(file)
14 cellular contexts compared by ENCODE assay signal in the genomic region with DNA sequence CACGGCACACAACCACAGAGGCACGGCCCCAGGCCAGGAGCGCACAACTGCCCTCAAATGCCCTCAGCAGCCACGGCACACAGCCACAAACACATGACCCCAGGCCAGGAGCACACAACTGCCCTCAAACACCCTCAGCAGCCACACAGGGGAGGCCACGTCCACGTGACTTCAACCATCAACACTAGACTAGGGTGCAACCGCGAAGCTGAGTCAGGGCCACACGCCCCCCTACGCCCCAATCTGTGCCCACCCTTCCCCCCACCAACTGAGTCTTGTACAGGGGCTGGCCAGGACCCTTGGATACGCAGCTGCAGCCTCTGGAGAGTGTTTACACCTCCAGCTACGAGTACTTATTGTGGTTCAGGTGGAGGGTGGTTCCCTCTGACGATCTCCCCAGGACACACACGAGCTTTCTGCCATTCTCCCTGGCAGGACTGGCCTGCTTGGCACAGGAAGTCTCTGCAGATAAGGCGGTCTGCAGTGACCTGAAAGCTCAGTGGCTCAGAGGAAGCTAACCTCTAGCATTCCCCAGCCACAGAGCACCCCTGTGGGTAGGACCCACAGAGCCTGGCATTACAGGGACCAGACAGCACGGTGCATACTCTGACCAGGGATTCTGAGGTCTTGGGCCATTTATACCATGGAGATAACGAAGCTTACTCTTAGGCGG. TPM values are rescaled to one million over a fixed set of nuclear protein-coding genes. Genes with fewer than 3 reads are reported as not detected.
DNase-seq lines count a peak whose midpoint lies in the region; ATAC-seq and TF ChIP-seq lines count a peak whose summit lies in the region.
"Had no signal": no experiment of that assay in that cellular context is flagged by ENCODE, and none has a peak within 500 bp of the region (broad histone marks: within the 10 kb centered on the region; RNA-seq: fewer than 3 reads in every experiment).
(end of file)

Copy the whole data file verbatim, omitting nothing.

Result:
14 cellular contexts compared by ENCODE assay signal in the genomic region with DNA sequence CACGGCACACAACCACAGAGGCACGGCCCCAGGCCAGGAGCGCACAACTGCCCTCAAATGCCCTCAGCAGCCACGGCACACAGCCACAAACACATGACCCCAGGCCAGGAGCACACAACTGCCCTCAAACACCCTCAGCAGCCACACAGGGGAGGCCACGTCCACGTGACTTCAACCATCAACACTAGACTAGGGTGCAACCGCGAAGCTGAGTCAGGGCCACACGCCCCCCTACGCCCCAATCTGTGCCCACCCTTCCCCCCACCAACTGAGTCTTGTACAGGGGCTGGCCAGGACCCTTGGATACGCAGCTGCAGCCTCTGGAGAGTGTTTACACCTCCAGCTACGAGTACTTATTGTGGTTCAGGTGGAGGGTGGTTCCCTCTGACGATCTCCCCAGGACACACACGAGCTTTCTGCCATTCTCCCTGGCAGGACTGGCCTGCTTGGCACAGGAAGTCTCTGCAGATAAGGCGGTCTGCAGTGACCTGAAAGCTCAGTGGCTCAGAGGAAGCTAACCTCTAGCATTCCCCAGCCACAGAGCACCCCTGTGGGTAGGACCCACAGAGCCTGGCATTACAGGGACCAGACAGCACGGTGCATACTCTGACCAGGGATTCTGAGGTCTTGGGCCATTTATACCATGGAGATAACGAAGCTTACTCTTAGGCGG. TPM values are rescaled to one million over a fixed set of nuclear protein-coding genes. Genes with fewer than 3 reads are reported as not detected.
DNase-seq lines count a peak whose midpoint lies in the region; ATAC-seq and TF ChIP-seq lines count a peak whose summit lies in the region.
"Had no signal": no experiment of that assay in that cellular context is flagged by ENCODE, and none has a peak within 500 bp of the region (broad histone marks: within the 10 kb centered on the region; RNA-seq: fewer than 3 reads in every experiment).